Goodeids are small live-bearing fish from Mexico. There are about 40 species, with almost certainly more to be discovered. As many of these fish are similar in appearance and typically plain colours they have not been kept by aquarists in large numbers. But in the wild each species exists over only a small area and in a country with a rapidly growing population and many environmental challenges; a single pollution incident could make them extinct. Tropiquaria has three or four species that are extinct in the wild.
This Monday Michael Koch, curator from the aquarium Haus de Meeres (Vienna) and Nigel Hunt, the UK co-ordinator for the Goodeid working group visited Tropiquaria to see their breeding success and to take some Xenotaenia resolanae fish to Vienna. This species is not yet evaluated by the IUCN but are vulnerable in the wild and very scarce within European zoos, so Tropiquaria’s fish will be used to widen the gene pool in the Viennese collection.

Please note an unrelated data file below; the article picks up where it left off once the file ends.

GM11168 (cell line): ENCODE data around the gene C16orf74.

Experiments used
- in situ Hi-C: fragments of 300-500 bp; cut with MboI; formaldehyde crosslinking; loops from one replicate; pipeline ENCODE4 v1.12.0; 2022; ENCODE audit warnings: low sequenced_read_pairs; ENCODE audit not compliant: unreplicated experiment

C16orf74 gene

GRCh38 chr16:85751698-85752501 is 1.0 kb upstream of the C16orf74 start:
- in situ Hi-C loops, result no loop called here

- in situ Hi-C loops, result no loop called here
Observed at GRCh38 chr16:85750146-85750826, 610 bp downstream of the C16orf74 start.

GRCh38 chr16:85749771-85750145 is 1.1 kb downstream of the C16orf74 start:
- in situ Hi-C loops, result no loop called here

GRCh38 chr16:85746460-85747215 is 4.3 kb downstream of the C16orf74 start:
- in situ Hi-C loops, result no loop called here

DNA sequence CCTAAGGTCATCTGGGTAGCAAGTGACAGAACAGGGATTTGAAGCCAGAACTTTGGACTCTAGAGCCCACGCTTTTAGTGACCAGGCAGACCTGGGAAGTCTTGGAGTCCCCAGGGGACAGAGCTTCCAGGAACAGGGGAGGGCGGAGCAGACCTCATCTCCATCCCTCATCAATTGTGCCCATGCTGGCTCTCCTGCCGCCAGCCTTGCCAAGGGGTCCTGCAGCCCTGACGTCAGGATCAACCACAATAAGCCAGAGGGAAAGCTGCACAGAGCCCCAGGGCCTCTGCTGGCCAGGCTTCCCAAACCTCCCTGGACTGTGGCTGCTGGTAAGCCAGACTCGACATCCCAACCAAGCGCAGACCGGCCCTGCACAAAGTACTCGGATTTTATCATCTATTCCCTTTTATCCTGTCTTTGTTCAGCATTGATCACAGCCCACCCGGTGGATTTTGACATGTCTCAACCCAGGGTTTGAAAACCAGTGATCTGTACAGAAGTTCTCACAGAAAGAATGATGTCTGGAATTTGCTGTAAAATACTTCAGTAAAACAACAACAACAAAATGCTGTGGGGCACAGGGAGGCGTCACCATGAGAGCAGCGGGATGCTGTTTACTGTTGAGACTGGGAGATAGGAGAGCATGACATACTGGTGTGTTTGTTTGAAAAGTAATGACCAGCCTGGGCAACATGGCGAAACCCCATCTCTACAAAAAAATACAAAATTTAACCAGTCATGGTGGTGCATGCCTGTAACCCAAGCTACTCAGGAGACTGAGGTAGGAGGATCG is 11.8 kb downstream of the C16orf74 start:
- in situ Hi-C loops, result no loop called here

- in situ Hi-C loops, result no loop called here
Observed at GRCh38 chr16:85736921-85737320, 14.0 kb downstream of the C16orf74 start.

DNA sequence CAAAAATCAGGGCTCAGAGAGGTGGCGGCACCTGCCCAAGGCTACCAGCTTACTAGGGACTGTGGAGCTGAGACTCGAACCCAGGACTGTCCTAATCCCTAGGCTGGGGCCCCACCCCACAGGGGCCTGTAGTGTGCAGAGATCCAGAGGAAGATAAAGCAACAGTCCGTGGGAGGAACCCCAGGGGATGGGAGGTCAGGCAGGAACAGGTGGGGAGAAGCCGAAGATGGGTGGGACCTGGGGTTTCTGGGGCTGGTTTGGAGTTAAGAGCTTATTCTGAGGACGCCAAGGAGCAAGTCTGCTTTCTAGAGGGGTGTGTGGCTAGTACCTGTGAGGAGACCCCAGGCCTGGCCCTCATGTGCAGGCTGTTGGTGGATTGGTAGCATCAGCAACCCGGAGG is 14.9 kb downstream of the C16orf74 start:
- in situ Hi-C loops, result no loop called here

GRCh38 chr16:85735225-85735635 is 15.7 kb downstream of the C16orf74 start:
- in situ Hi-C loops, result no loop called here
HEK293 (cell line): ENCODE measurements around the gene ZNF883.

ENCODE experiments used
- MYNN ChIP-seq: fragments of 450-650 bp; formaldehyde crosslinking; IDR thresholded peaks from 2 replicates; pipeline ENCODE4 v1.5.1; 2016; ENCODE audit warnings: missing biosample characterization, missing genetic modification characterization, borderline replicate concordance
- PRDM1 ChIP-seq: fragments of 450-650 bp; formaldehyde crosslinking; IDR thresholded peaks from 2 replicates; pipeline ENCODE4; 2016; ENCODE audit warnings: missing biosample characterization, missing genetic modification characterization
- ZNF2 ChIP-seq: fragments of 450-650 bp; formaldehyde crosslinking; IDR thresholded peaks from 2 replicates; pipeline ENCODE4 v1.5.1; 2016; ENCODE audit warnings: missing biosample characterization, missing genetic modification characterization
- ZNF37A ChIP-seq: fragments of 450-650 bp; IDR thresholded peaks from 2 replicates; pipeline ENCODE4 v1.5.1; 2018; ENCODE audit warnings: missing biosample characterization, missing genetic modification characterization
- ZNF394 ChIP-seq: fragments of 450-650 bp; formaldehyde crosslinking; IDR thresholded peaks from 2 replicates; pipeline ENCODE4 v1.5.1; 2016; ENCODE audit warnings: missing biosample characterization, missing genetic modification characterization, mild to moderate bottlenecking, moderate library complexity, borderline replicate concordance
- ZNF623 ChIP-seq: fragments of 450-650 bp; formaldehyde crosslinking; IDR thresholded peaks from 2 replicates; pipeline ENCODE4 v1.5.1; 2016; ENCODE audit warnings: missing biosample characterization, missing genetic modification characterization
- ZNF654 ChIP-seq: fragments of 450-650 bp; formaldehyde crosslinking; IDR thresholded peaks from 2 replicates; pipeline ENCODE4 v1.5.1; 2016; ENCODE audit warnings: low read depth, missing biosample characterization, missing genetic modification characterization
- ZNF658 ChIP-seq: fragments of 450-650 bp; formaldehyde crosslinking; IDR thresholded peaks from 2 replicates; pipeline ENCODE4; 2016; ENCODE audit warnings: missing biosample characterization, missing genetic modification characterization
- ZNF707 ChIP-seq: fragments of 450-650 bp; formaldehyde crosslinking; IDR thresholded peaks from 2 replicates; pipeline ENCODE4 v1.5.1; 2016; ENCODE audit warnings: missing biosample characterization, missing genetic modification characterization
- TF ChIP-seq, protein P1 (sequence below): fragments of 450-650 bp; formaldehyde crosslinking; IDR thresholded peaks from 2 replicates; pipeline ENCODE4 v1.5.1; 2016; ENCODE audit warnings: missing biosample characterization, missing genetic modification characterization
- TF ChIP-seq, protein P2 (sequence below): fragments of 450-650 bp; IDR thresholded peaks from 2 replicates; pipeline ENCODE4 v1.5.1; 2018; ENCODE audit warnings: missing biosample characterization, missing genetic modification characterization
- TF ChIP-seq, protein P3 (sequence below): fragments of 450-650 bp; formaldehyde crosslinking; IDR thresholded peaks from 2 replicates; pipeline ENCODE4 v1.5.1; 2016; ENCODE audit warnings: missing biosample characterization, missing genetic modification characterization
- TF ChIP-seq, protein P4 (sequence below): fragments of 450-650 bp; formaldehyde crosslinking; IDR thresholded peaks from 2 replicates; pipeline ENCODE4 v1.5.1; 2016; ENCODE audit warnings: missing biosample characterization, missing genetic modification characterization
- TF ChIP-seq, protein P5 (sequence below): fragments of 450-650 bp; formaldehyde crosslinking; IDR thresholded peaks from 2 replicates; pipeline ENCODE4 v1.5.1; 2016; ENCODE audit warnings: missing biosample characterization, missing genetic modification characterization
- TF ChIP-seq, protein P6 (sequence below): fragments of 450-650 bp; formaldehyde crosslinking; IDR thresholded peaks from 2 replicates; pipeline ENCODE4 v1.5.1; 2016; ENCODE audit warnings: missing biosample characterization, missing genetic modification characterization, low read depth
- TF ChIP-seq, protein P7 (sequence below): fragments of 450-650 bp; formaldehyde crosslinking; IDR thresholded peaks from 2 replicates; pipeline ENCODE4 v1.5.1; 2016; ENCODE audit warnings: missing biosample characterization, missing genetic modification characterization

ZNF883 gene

Tropiquaria’s zoological director Chris Moiser said, "As a small zoo we are very lucky to have Shaun [Aquarist] and to be able to support the work that he is doing with this small, interesting and threatened group of fish. This is a project which is ideal for a small zoo with a limited budget, and the enthusiasm of the staff to drive it. It is also an area where private keepers have been able to contribute significantly, and quite rightly, feel proud that they are assisting in saving highly endangered species.”
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